I was working as a research assistant on the Harriet Jacobs Letters Project out of Pace University under the tutelage of Jean Yellin, and was assigned to annotate Jacobs's life while she was in Alexandria during the Civil War and Reconstruction. I began noticing many of Jacobs' references to the sick and suffering conditions of former slaves. When I consulted the historiography on this subject, there were no references to it, so I began to do the preliminary research in my first few years of graduate school, and it later became my dissertation, and now a book.
I realize you can only estimate how many freed slaves became ill and how many died. What’s your sense of this terrible toll following emancipation?
It doesn’t ever lend itself to a clear figure or a pure statistic. There’s no balance sheet with an accurate number in large part because, during the war, there was no federal policy or protocol to count the number of dead free slaves. There was no accounting system. On one level, it’s completely unknowable.
Even during the postwar era, when the Freedman’s Bureau [keeps some records], we only see the number of people who are sick or die based on the number of people physicians come in contact with and were hospitalized. For example, a doctor in Orangeburg, South Carolina worked with forty-three people a week, and then one day a week would take a ferry to a rural location, and he’d actually write in a note, “I don’t know how many I’ve seen.” Or they would lose the record. They would send the number to Washington, and Washington would say we never got the number. So the numbers were jumbled and lost in the administrative workings even when there was counting.
So the numbers are hard to get at. I’m confident that over a million people were treated in this period (1862-1870) and that’s a low estimate. I know also that, according to one annual report, that 60,000 freed slaves died in the smallpox epidemic, but again that’s a really low number because, on the ground, I’m seeing local reports from the Sea Islands, for example, that nearly a quarter of that population died. And I saw records from doctors saying that they can’t keep accurate records.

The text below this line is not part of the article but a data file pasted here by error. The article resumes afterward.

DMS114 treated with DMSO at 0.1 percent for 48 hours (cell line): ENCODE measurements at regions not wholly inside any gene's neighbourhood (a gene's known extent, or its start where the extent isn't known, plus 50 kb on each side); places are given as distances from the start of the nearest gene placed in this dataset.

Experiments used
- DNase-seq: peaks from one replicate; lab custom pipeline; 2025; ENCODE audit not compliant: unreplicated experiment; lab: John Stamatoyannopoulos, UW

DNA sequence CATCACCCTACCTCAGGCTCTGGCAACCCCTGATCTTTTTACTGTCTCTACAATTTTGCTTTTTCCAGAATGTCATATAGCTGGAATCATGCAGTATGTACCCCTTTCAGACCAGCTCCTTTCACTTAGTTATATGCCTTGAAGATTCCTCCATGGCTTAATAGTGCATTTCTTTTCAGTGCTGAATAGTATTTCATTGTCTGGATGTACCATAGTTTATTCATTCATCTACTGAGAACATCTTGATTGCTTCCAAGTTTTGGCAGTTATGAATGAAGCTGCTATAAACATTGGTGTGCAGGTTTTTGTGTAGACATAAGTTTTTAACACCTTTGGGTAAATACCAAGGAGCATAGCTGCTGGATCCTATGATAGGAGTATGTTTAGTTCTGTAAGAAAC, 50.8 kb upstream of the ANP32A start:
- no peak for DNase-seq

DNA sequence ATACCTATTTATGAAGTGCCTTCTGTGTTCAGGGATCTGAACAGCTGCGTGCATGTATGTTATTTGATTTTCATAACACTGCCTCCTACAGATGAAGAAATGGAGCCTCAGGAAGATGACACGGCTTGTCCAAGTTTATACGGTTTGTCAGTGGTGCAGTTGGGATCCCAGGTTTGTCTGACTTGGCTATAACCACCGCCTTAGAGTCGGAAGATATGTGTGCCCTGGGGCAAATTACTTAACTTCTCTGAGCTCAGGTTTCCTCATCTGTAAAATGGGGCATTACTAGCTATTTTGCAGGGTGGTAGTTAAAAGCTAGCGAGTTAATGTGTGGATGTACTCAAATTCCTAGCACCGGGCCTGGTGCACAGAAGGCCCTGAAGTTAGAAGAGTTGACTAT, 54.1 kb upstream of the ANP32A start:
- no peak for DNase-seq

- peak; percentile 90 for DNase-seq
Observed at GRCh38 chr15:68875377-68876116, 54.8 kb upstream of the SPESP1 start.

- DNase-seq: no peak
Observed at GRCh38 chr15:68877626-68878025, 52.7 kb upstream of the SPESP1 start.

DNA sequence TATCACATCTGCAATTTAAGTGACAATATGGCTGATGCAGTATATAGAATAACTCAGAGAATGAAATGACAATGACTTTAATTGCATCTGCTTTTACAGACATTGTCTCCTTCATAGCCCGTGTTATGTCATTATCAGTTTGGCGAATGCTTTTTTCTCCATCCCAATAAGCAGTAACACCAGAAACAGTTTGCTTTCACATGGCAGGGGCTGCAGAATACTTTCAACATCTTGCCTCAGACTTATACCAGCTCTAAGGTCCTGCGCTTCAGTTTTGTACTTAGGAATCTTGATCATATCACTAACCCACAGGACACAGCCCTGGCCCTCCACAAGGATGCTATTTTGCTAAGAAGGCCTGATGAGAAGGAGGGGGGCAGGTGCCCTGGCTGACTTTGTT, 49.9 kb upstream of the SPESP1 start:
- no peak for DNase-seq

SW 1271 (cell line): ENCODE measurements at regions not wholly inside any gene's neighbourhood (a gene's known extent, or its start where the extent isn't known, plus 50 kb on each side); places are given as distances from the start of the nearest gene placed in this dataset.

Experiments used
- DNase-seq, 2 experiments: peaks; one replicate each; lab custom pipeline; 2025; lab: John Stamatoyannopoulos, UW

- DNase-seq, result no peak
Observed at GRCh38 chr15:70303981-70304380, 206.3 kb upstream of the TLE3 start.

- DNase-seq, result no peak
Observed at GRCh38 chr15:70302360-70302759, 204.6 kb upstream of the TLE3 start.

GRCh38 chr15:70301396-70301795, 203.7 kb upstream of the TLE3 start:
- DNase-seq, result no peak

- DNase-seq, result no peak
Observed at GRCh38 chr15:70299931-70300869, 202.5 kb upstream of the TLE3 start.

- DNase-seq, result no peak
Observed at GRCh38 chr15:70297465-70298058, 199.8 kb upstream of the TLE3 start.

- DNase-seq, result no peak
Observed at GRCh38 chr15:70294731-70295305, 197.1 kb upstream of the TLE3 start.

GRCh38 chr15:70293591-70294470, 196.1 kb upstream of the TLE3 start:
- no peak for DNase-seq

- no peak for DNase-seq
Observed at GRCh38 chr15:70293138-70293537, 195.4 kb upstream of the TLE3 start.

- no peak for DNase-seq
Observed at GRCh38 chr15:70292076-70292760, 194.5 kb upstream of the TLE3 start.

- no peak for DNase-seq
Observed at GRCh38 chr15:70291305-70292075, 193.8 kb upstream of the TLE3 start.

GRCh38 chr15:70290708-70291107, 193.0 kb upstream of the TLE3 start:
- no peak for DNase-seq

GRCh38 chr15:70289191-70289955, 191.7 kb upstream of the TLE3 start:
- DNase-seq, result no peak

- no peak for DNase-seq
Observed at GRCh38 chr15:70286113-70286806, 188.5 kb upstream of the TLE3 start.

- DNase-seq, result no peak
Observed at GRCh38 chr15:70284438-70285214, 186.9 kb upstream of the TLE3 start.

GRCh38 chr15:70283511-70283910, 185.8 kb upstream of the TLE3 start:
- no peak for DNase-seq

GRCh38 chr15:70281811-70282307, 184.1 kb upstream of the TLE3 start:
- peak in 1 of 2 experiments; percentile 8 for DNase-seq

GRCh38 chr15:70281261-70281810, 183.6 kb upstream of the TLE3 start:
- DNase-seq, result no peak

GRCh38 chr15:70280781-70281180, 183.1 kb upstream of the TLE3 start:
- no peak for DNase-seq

The 600,000 figure for the number of people who died in the Civil War has been revised [recently] to 720,000, but that’s counting only soldiers. I’m saying that these [additional] soldiers that you’re counting are not dying from battle [but] from disease. If disease becomes the criteria to count mortality, why are we not counting the thousands and thousands of black freed people who died of similar diseases during this war?
We in the twenty-first century need to expand the categories of who is [counted as a casualty]. We’ve been using categories of the nineteenth century. The whole point of African-American history of the last century is that we can’t use those categories. We have to be more interpretive and more creative in the way we ask certain questions. Of course, when you ask a question based on nineteenth-century criteria, you’ll never get a number on black people, so you need to ask different kinds of questions to get to that number.
And weren’t there about four million emancipated slaves?
Yes. On the eve of the Civil War, there were four million slaves. Five hundred thousand were emancipated during the war. Slaves in the border states were not emancipated at first. That was a gradual process.